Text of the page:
It’s an understatement to say that first-time filmmaking is difficult. The process of finding your cinematic voice can be an insurmountable challenge, while independent financing is usually an impossible one. Which makes crisp and stunning debuts like Sorry to Bother You all the more revelatory. When a filmmaker such as Boots Riley can reach through the screen and so easily shake his audience on an emotional, intellectual, and just plain entertaining level, it’s more than a surprise; it’s a confident announcement that a new and major player on cinema’s landscape has emerged.
As one of the best feature film debuts that I’ve seen in the last half-decade, Sorry to Bother You comes out of the gate fully formed and driven by a burgeoning auteur’s perspective, which perhaps unsurprisingly is just as derived from a political and social sting as Riley’s Oakland musical act, The Coup. Like the lyricism in his hip hop fusion, here is a film that mischievously savors near-constant tonal shifts, flipping between allegory and absurdity, magical realism and real grit, which keeps its audience laughing until the film is ready to deliver its biting third act twists. It truly cannot be exaggerated how off-balance you’ll feel when the devastating finale crashes across your head.
This aesthetical rope-a-dope is apparent from the very first scene in which Lakeith Stanfield sits in an office ready to charm his way into a telemarketing job. With an employee of the month placard in one hand and a high school trophy in the other, his desperation for the gig is not subtle, nor is the revelation that both “qualifications” are forged. Luckily the white employer conducting the interview sees such flexibility with the truth as perfect prerequisites for a career in salesmanship.
Indeed, the film on its most basic level can be summed up as the professional trajectory of Cassius “Cash” Green (Stanfield), a man who climbs the corporate ladder of telemarketing. But the insidious brilliance of the setup is that he does so by donning a white voice. And not just a “white” affectation that puts consumers at ease, but a serious, honest to God alabaster cadence that sounds a whole lot like David Cross occupying Lakeith Stanfield’s vocal chords—which comes out every time Cash dials a number and is visually transported into apathetic white homes like an unannounced relative barging in on his prey, whether they’re at the dinner table, in the bathroom, or lounging on the couch. This is after all how Omari Hardwick’s Mr. ____ (often with the voice of Patton Oswalt) climbed to the very top of this industry that Cash is also profiting in, even as his friends and co-workers organize to form a union that demands better wages.
So while co-star Steven Yeun’s “Squeeze” and the political left gets motivated, and Cash’s performance artist girlfriend Detroit (Tessa Thompson) attempts to speak truth to power through some bizarrely esoteric art installations, Cash is literally on the elevator that will take him to the lofty aerie of Steve Lift (Armie Hammer), a grinning CEO who seems to subsist on a diet of cocaine and Adderall, and who has come upon a novel idea for the labor industry: force debtors into being “Worry Free” indentured servants. And he wants Cash to help sell his vision of happy, legal slaves to corporate America.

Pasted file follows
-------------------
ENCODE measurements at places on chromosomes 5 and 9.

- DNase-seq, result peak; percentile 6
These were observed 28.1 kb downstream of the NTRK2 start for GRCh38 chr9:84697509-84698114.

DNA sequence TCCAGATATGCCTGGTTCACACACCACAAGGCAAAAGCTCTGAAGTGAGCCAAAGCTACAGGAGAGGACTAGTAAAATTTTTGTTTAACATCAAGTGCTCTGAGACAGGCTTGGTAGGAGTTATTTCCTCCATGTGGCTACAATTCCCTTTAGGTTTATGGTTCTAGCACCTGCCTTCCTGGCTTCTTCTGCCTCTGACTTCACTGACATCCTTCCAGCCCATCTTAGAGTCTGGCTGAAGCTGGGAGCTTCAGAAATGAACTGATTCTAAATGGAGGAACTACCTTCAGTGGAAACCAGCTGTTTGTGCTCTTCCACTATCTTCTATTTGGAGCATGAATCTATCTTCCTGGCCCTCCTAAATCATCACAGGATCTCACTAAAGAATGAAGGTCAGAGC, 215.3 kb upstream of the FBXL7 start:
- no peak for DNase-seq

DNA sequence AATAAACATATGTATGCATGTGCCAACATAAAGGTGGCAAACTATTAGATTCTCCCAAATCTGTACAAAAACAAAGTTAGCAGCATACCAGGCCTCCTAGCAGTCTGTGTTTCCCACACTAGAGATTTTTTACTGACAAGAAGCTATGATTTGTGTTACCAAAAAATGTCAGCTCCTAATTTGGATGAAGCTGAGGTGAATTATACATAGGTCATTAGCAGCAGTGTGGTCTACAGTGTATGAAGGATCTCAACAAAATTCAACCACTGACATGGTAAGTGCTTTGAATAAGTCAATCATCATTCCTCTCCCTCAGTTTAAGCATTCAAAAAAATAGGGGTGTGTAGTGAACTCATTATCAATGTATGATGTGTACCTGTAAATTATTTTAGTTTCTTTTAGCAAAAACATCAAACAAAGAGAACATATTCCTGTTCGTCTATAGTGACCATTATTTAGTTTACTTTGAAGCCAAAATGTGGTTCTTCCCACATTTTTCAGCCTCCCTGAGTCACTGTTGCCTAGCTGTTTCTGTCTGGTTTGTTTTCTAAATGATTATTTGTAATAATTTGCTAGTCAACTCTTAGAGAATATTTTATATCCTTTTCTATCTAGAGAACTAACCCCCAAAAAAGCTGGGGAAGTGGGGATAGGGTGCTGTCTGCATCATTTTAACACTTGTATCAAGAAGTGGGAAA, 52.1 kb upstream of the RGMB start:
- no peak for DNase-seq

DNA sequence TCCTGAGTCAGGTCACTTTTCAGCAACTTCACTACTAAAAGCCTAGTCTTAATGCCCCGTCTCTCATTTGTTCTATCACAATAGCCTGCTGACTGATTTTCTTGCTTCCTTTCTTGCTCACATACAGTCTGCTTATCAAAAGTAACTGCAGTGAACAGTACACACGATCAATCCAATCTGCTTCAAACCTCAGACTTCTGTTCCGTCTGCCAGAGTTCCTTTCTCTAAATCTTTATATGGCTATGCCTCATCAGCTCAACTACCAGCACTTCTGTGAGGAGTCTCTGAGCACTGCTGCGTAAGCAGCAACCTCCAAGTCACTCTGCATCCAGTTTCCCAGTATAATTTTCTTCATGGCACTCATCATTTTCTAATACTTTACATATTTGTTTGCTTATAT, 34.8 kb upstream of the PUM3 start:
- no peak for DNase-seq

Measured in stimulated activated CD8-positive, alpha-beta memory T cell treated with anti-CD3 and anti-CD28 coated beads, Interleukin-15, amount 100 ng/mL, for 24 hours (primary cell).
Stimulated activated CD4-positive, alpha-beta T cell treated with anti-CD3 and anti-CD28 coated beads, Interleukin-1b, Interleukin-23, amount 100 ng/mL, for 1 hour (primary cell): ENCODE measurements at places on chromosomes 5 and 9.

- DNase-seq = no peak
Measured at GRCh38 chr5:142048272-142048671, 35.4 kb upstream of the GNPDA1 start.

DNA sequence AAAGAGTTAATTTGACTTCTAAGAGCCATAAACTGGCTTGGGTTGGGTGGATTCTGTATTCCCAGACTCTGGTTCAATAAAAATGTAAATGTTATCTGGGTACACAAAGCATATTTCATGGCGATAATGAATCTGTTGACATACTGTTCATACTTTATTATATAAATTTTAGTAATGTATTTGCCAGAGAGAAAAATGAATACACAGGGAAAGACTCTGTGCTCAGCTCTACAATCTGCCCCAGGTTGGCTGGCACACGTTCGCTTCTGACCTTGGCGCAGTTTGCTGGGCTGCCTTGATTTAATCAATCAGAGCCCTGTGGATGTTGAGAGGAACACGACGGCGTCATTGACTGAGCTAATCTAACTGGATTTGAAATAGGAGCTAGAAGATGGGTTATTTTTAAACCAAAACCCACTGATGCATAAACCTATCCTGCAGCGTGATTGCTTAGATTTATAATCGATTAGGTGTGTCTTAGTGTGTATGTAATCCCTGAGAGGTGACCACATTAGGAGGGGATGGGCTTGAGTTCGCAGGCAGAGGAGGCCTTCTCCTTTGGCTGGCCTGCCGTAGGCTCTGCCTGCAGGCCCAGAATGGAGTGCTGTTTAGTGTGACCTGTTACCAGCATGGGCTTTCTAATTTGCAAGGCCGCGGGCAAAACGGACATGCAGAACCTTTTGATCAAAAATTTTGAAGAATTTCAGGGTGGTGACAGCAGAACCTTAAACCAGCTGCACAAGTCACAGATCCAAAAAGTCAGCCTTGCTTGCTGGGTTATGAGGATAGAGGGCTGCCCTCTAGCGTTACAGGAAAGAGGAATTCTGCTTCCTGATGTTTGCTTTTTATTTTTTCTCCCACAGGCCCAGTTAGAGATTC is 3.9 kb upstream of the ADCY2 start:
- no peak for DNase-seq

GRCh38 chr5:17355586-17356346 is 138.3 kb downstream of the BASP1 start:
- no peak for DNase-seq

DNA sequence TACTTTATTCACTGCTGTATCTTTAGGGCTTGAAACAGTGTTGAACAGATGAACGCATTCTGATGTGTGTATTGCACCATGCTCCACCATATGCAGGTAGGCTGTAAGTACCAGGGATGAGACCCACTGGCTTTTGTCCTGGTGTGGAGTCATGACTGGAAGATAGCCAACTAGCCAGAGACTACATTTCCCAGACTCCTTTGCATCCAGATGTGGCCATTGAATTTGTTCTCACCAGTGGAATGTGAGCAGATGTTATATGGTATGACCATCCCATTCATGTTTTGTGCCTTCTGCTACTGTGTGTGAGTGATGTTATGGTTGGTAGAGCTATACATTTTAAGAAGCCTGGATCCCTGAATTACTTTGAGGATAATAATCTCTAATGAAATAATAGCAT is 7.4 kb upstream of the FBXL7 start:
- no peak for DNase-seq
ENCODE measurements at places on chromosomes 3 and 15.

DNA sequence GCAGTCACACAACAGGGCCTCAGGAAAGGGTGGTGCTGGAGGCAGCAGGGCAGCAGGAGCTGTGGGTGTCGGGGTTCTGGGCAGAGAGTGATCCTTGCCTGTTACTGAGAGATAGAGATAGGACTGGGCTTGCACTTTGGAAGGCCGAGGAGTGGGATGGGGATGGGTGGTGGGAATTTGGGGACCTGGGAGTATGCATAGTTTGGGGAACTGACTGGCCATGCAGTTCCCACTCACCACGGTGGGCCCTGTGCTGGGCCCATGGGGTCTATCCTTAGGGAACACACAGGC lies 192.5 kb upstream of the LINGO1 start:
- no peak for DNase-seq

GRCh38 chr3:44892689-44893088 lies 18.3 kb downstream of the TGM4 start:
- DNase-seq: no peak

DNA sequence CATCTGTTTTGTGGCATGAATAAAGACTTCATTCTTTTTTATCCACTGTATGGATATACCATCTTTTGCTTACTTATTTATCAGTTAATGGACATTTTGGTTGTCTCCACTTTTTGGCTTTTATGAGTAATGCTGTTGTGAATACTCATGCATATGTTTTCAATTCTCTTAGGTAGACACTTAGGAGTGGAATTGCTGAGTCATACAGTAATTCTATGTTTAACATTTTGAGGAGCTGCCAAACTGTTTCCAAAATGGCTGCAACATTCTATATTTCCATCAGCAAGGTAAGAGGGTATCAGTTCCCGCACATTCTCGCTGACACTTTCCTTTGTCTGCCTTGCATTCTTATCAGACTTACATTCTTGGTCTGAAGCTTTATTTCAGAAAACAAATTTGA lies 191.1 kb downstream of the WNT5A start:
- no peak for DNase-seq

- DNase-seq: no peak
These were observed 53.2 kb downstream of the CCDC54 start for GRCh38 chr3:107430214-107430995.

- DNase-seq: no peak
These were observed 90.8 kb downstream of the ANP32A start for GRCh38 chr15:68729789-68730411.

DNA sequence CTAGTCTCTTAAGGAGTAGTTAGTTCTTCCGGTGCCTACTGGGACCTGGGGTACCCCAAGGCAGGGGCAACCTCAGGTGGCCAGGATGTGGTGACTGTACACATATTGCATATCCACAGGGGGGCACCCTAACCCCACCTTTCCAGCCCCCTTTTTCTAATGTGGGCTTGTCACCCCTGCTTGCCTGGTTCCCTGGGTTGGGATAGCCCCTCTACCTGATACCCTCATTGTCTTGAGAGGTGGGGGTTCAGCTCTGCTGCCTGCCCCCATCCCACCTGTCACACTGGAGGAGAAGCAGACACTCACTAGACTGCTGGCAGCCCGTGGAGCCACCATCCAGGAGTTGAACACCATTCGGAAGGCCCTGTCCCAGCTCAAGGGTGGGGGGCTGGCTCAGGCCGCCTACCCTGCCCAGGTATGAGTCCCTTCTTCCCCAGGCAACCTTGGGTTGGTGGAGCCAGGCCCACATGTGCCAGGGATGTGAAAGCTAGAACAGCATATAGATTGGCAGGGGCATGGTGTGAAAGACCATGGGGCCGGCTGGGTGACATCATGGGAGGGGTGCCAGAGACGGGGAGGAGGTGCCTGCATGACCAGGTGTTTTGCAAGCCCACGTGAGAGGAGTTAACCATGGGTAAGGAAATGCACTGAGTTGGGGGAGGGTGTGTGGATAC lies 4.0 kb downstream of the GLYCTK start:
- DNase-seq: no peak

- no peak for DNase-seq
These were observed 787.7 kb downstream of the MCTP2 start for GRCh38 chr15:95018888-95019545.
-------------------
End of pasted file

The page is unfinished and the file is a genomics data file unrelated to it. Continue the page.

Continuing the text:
Clearly Sorry to Bother You is a massively ambitious project that has a lot to say about American life, much of which can be summarized as burn it all down and start over. But it balances these elements with such finesse that its desire to jump from subplot to subplot, and pointed political message to pointed political message, can feel buoyant and giddy, even as the film can sometimes stretch itself thin at just over 105 minutes.
It is Riley’s bitter sense of humor that causes its gonzo revolution to be somehow joyous, even if it is one that includes telemarketers selling out to hawk government-sanctioned bondage. This is also buttressed with a wide and impressive ensemble, led by a very game Stanfield. As an actor who often makes the counterintuitive choice, Stanfield adds a real twinkle to Cash’s initial anxiety that complements and then blurs with a not-so-hidden avarice.
He is also a sturdy linchpin to a troupe that is making some deliciously weird choices, such as how Thompson underplays the enigmatic Detroit. There are so many moving elements among the cast that one wishes the film could spend more time with all of them, yet they’re often pieces on Riley’s broader satirical board, a sprawling but astutely designed structure meant to elicit maximum gallows humor. This includes Hammer, who doesn’t come to prominence until the film’s third act, but whose boisterous joviality helps elevate the movie’s ironies from bemusing to disturbing.
As a whole, Sorry to Bother You will be initially overwhelming and could be misconstrued as unwieldy, but it is so brashly entertaining and assured in its purpose that it’d be a mistake to not recognize its distinct voice, which never falls off-message despite intentionally hopscotching between a half-dozen of them. Defying all narrative convention and genre expectation, Sorry to Bother You is quite unlike anything you’ve ever seen and most definitely signals that Boot Riley as a filmmaker to watch out for. Well, him and telemarketers.
Sorry to Bother You opens on July 6.